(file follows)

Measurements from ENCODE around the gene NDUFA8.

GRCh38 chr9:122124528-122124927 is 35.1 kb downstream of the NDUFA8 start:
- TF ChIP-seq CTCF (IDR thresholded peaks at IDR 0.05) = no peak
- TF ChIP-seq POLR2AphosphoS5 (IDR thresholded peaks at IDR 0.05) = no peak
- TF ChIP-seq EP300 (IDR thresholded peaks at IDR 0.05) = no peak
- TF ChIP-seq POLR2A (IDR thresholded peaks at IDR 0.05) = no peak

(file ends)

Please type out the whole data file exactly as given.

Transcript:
Measurements from ENCODE around the gene NDUFA8.

GRCh38 chr9:122124528-122124927 is 35.1 kb downstream of the NDUFA8 start:
- TF ChIP-seq CTCF (IDR thresholded peaks at IDR 0.05) = no peak
- TF ChIP-seq POLR2AphosphoS5 (IDR thresholded peaks at IDR 0.05) = no peak
- TF ChIP-seq EP300 (IDR thresholded peaks at IDR 0.05) = no peak
- TF ChIP-seq POLR2A (IDR thresholded peaks at IDR 0.05) = no peak